Ptosis repair

Eyelid ptosis is a drooping of the upper eyelid. It is usually caused by detachment or weakness of the muscle which raises the eyelid (levator muscle). A droopy lid may block your vision and you may need to use your forehead muscles to try to lift your eyelids.

Ptosis may be due to aging, trauma, contact lens wear or eye surgery. It may also be congenital (present at birth). Some rare muscle diseases or autoimmune disease such as myasthenia gravis can cause a ptosis. 


What is ptosis surgery and how is it carried out?

The aim of ptosis surgery is to raise your upper eyelid. This may improve your visual field and may improve the cosmetic appearance. There are a number of different surgical techniques to raise your lid depending on the cause of your ptosis. The operation is usually carried out under a local anaesthetic as your cooperation is needed to try and accurately set the height of your upper lid. After anaesthetic eye drops have been inserted, local anaesthetic is injected into the lid to numb the area and the operation is then carried out. You may go home the same day.

Occasionally it may also be carried out under local anaesthetic with sedation or a general anaesthetic.

  • Levator muscle advancementThis is the most common ptosis surgery used. An incision is made in your natural upper lid skin crease. The levator muscle that lifts your lid is identified. This is reattached or moved forward to strengthen it and secured with dissolving stitches. The lid crease skin incision is stitched with dissolving stitches, which will usually drop out over a few weeks by themselves. However, some people will need to have them removed.
  • Brow suspensionThis operation is used if you have an abnormal very weak levator muscle. Some people are born with this condition, others may develop an abnormal muscle later in life. Either a synthetic material such as a non-dissolving stitch is used, or tissue from the upper thigh (fascia lata) is taken and used as a sling to connect the upper eyelid to the forehead. The forehead muscles can then be used to lift the eyelid. This involves two cuts on the upper eyelid, two cuts just above the eyebrow, and one on the forehead.

Are there alternatives to surgery?

A ptosis prop is a simple thin plastic arm which attaches to a pair of glasses. When the glasses are put on it gently pushes the eyelid upwards. It can be quite effective but is usually reserved for people who can’t have, or don’t want, surgery.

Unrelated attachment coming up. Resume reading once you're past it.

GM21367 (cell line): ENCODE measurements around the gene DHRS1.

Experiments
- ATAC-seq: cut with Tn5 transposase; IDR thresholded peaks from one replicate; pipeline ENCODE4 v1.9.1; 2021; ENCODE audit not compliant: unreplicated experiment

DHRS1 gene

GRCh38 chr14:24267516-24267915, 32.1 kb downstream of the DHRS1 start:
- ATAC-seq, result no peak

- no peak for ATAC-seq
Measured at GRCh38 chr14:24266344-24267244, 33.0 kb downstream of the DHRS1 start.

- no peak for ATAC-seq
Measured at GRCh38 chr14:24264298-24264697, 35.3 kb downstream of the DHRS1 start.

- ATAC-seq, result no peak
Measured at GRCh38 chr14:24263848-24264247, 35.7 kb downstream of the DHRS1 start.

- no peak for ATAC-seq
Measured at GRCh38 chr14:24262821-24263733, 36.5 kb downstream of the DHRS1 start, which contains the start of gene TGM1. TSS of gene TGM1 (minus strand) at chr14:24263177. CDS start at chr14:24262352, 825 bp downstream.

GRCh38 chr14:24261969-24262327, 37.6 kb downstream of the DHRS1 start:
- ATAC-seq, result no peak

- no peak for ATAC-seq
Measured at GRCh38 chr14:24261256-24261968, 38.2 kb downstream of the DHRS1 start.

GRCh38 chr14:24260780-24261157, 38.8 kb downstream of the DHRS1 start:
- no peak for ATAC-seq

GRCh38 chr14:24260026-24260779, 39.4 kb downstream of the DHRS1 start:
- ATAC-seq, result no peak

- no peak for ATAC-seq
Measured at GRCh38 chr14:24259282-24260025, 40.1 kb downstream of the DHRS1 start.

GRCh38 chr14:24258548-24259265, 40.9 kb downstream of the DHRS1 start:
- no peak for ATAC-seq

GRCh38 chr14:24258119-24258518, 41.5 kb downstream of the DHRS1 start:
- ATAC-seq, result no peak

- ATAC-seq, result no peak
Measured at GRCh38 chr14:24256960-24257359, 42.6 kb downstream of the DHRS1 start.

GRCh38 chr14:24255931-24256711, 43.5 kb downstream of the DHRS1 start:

What should I do prior to surgery?

If you are taking aspirin or any other blood thinners you will need to inform your doctor as you may need to stop these. This decision is made on an individual basis and you should only do so if it is safe and you have been instructed by your GP, surgeon or anaesthetist. This will be discussed with you before surgery. All herbal medicines should be stopped at least 14 days before surgery. If you are on Warfarin you should have an INR test within the 5 days before surgery and bring the result of this to surgery.

Smoking impairs healing and if possible you should try to stop 6-8 weeks before surgery. If you have high blood pressure ensure that this is well controlled as it will make you more likely to bleed and bruise.

Please bring with you a list of your current medications with details of any known allergies. You will not be able to drive yourself home after the procedure. Please arrange for someone to accompany you home.

What happens after ptosis surgery?

If you are in any discomfort take painkillers such as Paracetamol or Ibuprofen. If your wound begins to bleed, apply pressure to the area with a clean pad for 10 minutes. If the bleeding does not stop seek medical attention.

You should keep the incision clean using clean cotton wool and sterile saline solution or boiled cooled water. You will also need to use eye drops or ointment 4-6 times a day for at least 2 weeks to keep the eyes lubricated.

After surgery you should avoid makeup for 1 week and contact lenses for 2-4 weeks. Cool compresses or ice packs should commence as soon as the pad is removed, or immediately if there is no pad, for 5 minutes 4 times a day for the first 2 days to help the swelling and bruising. You may wrap a bag of frozen vegetables in a clean tea towel to do this or buy an eye cool pack from your pharmacist.